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Chalazion Treatment Options.

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How is a Chalazion Treated?

25% of those with chalazia will experience no symptoms, and chalazia will usually heal on their own with no treatment. However, the site of a chalazion can become swollen, red, and tender. Larger chalazion can also result in temporary blurry vision because they are distorting the shape of the eye. On rare occasions, chalazion can also result in swelling of the whole eyelid.

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What Is a Chalazion?

A chalazion (pronounced Kuh-LAY-zee-un) is the enlargement of a gland that produces oil located in the eyelid. This gland is called the Meibomian gland. When it becomes clogged, it can cause a chalazion to form. It is important to note that chalazia are not cancerous and they are not caused by bacterial infection.

Frequently Asked Questions

What is the difference between a chalazion and stye?

While these two things look similar, they have two different causes, and are typically found in different locations. A stye is caused by an infected eyelash follicle and is usually found near the edge of the eyelid. A chalazion tends to develop farther from the edge of the eyelid than styes do.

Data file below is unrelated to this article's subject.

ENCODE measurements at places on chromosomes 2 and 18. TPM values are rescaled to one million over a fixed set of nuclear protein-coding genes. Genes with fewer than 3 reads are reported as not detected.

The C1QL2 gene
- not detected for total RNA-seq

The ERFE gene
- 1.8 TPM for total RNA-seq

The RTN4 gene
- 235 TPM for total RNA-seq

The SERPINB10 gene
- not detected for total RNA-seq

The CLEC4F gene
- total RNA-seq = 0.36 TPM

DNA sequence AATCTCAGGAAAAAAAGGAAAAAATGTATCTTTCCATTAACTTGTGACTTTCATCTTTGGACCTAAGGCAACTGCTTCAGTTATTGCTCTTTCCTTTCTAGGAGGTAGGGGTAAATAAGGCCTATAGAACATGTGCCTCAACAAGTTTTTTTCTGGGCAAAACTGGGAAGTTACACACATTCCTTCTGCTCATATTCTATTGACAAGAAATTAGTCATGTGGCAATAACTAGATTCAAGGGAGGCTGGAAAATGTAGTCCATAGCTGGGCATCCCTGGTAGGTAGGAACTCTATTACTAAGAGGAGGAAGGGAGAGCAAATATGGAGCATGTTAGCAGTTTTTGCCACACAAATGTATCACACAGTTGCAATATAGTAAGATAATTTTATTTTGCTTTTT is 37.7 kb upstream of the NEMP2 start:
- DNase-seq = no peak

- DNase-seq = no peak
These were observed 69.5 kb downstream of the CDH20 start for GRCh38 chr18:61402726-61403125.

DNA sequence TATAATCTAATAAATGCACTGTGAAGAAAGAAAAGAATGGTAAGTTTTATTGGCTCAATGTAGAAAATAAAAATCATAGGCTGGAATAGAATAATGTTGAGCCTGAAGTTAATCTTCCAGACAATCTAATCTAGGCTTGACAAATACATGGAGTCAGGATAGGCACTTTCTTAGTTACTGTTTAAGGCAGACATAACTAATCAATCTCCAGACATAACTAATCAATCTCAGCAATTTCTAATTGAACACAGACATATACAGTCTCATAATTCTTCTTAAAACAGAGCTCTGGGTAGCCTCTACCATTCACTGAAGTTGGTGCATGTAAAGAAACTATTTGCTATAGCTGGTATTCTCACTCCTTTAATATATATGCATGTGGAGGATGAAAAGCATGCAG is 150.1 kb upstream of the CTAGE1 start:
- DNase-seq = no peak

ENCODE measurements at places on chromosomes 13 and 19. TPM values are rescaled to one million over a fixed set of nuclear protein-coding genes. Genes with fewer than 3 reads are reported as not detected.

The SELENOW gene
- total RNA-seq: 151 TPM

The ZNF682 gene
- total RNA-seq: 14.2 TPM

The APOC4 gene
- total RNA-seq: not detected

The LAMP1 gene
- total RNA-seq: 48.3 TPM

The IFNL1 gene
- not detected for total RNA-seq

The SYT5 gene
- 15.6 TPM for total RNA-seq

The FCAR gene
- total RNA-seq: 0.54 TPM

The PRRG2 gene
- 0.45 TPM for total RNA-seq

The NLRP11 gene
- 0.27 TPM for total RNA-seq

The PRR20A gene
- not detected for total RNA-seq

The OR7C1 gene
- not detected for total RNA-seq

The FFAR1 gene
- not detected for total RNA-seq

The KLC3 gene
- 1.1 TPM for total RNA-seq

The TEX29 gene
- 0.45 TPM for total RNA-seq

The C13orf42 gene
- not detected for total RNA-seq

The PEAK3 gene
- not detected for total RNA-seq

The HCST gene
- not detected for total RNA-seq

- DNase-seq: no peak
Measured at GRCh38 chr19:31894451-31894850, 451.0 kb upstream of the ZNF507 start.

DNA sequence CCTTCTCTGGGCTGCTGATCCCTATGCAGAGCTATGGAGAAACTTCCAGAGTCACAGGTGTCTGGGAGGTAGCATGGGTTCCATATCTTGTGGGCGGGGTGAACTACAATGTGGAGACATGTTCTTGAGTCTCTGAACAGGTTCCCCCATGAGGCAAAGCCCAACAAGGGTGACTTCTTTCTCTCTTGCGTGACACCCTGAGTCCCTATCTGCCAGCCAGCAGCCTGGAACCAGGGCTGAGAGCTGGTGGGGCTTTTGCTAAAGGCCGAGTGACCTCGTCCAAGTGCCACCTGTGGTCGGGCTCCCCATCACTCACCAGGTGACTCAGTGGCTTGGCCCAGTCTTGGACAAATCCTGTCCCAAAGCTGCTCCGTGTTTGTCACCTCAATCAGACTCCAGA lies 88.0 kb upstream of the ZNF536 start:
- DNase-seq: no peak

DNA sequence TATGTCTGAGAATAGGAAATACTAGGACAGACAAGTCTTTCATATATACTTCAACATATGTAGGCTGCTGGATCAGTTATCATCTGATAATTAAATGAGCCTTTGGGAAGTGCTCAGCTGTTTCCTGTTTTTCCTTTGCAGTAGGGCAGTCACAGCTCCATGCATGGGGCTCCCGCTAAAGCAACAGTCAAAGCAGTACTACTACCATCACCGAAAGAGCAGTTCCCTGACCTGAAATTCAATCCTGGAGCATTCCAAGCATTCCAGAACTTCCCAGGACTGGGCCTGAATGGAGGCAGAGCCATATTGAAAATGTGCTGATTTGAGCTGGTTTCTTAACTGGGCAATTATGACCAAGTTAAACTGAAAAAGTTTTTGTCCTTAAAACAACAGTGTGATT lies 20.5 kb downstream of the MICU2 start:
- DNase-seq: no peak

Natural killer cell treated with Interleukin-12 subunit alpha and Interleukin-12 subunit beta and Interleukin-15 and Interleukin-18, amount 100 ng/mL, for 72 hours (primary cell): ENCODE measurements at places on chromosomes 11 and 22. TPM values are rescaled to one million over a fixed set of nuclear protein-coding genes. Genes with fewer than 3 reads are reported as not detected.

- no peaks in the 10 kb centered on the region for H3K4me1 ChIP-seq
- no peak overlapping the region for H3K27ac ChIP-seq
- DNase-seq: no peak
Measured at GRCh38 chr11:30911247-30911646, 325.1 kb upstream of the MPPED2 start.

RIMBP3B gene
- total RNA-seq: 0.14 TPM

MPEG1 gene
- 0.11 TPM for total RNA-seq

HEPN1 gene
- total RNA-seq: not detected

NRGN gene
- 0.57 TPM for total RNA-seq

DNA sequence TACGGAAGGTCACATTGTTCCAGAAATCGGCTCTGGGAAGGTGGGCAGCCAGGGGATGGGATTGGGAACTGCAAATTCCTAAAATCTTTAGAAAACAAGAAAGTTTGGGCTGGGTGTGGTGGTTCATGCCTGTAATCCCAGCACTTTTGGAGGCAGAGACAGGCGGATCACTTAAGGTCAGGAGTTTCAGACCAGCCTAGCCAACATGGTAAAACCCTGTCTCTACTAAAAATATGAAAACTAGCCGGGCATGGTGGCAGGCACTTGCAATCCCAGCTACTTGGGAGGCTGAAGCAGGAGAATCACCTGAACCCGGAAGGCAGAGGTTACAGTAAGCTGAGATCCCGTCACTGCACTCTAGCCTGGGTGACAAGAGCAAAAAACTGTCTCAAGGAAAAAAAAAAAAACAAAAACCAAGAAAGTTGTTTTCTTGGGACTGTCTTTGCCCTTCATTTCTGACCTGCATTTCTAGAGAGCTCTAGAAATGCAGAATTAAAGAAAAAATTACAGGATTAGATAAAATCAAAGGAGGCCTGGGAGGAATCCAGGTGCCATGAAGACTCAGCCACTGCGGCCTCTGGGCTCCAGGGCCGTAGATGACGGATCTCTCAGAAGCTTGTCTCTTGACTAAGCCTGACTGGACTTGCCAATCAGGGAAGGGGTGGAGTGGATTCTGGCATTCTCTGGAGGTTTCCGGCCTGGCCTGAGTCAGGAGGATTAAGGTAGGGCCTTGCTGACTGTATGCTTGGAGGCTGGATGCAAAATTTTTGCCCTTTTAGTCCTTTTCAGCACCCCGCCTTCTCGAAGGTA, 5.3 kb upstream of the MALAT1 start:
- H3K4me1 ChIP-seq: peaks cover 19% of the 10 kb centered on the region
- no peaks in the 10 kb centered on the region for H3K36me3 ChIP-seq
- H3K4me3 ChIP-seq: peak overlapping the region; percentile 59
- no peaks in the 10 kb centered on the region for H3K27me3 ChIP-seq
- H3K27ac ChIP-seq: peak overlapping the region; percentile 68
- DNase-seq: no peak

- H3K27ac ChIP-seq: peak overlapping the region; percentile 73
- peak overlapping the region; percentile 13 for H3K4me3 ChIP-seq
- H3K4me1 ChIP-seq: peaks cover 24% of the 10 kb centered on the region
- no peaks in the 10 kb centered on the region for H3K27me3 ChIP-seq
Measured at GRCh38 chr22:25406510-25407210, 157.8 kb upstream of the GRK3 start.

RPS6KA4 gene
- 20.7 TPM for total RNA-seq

What methods are available to treat chalazia?

Warm compresses: These can help clean out the clogged oil-producing gland. A warm compress should be applied to the eyelid for up to 15 minutes, anywhere from three to four times a day until the chalazion disappears.

Antibiotic ointments: While a chalazion is not caused by bacteria, once it forms it can be infected with bacteria. If this does occur, an antibiotic ointment can help clear away any infection.

Steroid injections: These can be used to help reduce swelling and inflammation of larger chalazia.

Surgical removal: In particularly serious cases where the chalazion doesn’t respond to other treatments, or is affecting your vision, Quigley Eye Specialists can perform eye surgery to drain it. This is performed by one of our experienced surgeons under local anesthesia in our office.

A chalazion typically responds positively to treatment, although they can reoccur for some individuals. If the chalazion does form again in the same place, you may want to schedule an appointment with your ophthalmologist at Quigley Eye Specialists to make sure that there isn’t a more serious, underlying problem causing the chalazion to form.

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